General Motors, Ford and Chrysler met with Nancy Pelosi on Thursday to beg for a second $25-billion loan package from Congress, arguing that they're too big to fail and that Michigan voted for Barack Obama. GM, after getting turned down by the Bush administration, is already planning to ask the next Treasury secretary for $10 billion to buy Chrysler. I'll let other people waste their time examining GM's debt load or Chrysler's union contracts; I decided to figure out whether the government should bail these companies out by testing their products. I'd wanted to run this same experiment on Lehman Bros. and Merrill Lynch but got bogged down when I couldn't figure out what either of them did. I am, however, certain that U.S. taxpayers should not save Bennigan's.
Shortly after getting to the Glendale Dodge dealership, I realized that evaluating cars was going to be more difficult than I'd anticipated, because the only thing I know about cars is that, after 19, women don't want to have sex in them. While waiting for a salesperson, I also realized that Phil Collins wrote many more songs than I remembered. Luckily, my method of car evaluation is exactly the same as most car buyers: Does it look cool and hook up to my iPod? So I got salesman John Martin to let me drive the brand new Challenger, which is a noisy, gas-munching, "Starsky and Hutch"-worthy, retro muscle car with giant wheels and side stripes. I slid into the driver's seat and felt my hair get shorter in the front and grow in the back. Martin knew how to make me fall in love with it. "When we sell these vehicles," he said, "we tell people how dangerous they are."
After I left small bits of rubber all over Brand Avenue, Martin introduced me to the new Ram 1500, which is a very large truck. I've never driven a truck, or even held a conversation about trucks, yet I instinctively knew to ask, "What's the payload on this one?" I was not sure if Martin would respond with a weight, a metric volume, a dollar amount, a comparison to horses or a high-five. He told me it carried 9,000 pounds, which sounded like a stupid amount because it meant I'd somehow have to lift 9,000 pounds on and off the truck. Still, the large payload made me feel manly. "Yeah, you feel like building something," Martin said. Not really, I told him. "A cabinet, maybe," he offered. I explained I meant "manly" more in the vein of not putting sugar in my chai.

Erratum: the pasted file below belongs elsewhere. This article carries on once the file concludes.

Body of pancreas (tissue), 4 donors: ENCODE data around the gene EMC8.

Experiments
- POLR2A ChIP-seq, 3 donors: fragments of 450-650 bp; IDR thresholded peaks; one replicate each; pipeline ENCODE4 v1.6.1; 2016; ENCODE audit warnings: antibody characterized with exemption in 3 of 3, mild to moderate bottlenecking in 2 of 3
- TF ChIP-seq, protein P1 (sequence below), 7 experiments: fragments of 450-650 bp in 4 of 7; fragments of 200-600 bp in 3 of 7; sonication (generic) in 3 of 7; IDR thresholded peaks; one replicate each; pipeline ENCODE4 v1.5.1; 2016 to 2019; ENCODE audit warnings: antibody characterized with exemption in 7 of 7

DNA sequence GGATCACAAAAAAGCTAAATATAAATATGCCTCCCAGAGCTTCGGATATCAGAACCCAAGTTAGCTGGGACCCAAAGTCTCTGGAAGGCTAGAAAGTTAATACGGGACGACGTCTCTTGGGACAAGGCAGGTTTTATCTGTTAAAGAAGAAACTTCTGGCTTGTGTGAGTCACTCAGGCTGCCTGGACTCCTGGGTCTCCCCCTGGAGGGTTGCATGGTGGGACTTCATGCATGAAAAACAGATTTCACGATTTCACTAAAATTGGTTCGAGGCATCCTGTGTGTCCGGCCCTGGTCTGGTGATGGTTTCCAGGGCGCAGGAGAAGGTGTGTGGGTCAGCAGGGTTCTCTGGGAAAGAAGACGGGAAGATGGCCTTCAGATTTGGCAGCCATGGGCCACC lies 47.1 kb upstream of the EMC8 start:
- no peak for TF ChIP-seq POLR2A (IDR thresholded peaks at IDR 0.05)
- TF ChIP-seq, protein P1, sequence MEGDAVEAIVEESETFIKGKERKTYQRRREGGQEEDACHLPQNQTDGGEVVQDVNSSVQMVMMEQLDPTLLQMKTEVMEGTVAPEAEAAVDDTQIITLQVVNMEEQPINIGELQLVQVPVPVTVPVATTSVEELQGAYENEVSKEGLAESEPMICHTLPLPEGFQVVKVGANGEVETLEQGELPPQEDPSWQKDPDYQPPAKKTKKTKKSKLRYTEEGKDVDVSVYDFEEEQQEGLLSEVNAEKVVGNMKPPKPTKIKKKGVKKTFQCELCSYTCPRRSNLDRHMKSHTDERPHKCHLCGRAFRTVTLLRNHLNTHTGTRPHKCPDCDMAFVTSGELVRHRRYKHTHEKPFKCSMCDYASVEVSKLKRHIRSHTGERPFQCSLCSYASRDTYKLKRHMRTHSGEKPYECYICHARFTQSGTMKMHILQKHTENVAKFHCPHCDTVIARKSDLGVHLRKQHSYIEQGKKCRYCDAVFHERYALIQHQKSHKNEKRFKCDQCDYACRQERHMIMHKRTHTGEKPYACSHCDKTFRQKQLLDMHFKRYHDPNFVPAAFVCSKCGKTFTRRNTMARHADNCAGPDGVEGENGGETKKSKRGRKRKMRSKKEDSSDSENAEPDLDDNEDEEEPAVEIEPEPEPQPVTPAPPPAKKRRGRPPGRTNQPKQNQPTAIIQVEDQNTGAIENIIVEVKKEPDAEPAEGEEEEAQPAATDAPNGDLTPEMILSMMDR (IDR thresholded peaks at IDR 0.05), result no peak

Pretty impressed, I drove a block to Star Chrysler Jeep to try out the new Town & Country minivan. This vehicle has seven seats, three televisions, a DVD player, 13 cup holders, a flashlight and a weird plastic table for picnicking. The two TVs in the back are hooked up to Sirius satellite service so kids can watch the Disney Channel, Cartoon Network or Nickelodeon. If I ever have five children I don't want to talk to who drink 2.6 beverages at a time, I will totally buy this van.
I also took out the cushy, ultra-smooth, Bentley rip-off 300C, which costs $40,000, is completely tricked out and now has a small scrape on the bottom from going over a speed bump at 30 mph. Like all the cars I tried, it had an awesome stereo, a GPS system and a 30-gigabyte hard drive with a USB port, which seemed cool until I wondered what I'd download onto my car that wouldn't cause a deadly or at least deeply embarrassing accident.
Chrysler also guarantees the lifetime of your powertrain -- which you should never call the "gear train" even if that sounds like it makes more sense. While impressive sounding, a lifetime guarantee is an easy thing to offer when you're about to go out of business. If I were President Bush, I'd be giving out lifetime guarantees on mortgages, Iraqi democracy and the furniture in the Lincoln bedroom.
But no matter how much I liked these cars, I don't think the government should use taxpayer money to give life-support to dying, poorly managed, market ignorant, technologically outdated industries other than newspapers. As sad as it would be for American icons like Chrysler to die, and for thousands of people to lose their jobs, propping up failure prevents innovation.
I do, however, hope that even if American automakers implode, we keep a few of these giant, impractical vehicles around. Because after this recession is over and our conversion to small electric cars is complete, we'll start wanting to behave like Americans again. And no other country is going to make cars with a button like the one I saw on the Town & Country that flips the rear seats around for easy tailgating comfort. As profligate as that might seem right now, it's that pursuit of inane happiness that makes us so great. We will once again be a 2.6-beverage country.